No-frills Spirit Airlines, recently named America’s most-hated carrier by Consumer Reports, is king of the nickel-and-dime. In 2012, about 39 percent of the airline’s revenue came from ancillary revenue, according to IdeaWorksCompany.
Examples? It charges $10 if an airport agent prints your boarding pass at the airport rather than you printing it yourself at home or at an airport kiosk. Its website has 38 different fees for luggage, including carry-ons. It charges $3 for soda or juice.
Spirit officials have defended the fee strategy, saying passengers who fly the airline know what to expect. “Our customers have told us again and again they want low fares and the option to choose the add-ons they want,” said Spirit spokeswoman Misty Pinson. “And we’re proud to give them what they need.”
While Spirit and other high-fee airlines get slammed in consumer satisfaction surveys, customers don’t seem to vote the same way with their wallets.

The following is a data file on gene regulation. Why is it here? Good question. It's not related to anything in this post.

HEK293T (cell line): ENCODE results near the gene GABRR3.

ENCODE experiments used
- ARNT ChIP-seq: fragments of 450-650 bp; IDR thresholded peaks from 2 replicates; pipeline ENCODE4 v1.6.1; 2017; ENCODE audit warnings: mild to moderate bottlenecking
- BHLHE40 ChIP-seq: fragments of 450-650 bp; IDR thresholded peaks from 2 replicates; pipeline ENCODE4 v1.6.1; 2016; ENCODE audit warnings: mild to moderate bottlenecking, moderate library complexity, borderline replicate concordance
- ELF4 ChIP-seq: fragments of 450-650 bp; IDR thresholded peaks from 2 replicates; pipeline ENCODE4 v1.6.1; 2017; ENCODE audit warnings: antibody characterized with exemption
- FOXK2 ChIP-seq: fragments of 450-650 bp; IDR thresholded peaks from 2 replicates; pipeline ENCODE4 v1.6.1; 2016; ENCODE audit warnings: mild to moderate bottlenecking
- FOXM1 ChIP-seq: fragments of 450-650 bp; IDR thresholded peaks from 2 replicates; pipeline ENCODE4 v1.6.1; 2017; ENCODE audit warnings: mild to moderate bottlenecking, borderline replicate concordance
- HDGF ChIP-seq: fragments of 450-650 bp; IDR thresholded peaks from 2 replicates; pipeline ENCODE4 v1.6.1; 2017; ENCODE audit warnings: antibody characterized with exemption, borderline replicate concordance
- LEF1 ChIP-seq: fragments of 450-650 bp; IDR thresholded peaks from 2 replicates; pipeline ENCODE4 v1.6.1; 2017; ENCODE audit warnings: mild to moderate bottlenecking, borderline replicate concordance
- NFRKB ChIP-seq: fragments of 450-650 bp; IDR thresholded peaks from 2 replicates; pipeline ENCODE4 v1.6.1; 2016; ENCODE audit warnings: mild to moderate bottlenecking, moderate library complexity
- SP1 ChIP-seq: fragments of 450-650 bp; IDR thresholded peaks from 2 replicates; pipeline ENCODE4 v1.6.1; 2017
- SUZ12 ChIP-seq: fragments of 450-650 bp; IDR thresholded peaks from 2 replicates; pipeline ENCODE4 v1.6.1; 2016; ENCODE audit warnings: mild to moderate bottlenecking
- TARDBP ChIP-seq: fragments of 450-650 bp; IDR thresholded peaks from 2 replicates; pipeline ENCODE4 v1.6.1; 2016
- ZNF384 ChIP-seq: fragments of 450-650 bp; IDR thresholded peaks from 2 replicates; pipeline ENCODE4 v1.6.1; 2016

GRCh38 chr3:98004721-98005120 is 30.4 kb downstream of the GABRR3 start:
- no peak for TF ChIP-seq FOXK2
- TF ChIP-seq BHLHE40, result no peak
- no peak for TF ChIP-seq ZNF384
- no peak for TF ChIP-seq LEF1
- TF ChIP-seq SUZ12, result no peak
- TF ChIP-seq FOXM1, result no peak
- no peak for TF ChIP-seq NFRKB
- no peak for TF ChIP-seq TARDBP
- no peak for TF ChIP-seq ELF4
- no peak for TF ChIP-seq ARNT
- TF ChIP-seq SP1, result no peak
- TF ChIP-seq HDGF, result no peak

Spirit is thriving while America’s most loved airline, Virgin America, which has one of the best all-inclusive airfare offerings, struggles, Sorensen said. “We see surveys that say consumers hate fees, but I’m not seeing that in practical application,” he said.
Big network carriers have joined the fee party.
In May, United, American Airlines, Delta Air Lines and US Airways raised ticket-change fees to $200 from $150.
While a passenger changing a flight has a real cost to airlines — they potentially won’t be able to resell the vacant seat — a $200 fee is reaching too far, Sorensen said. “It’s a decision obviously made by the bean counters rather than someone who’s in operations,” he said, calling it a fee “filled with conflict.”
“If you apply strict enforcement, you get a black eye with the consumer. If you begin to waive it based on consumers begging, then you train consumers to behave that way.”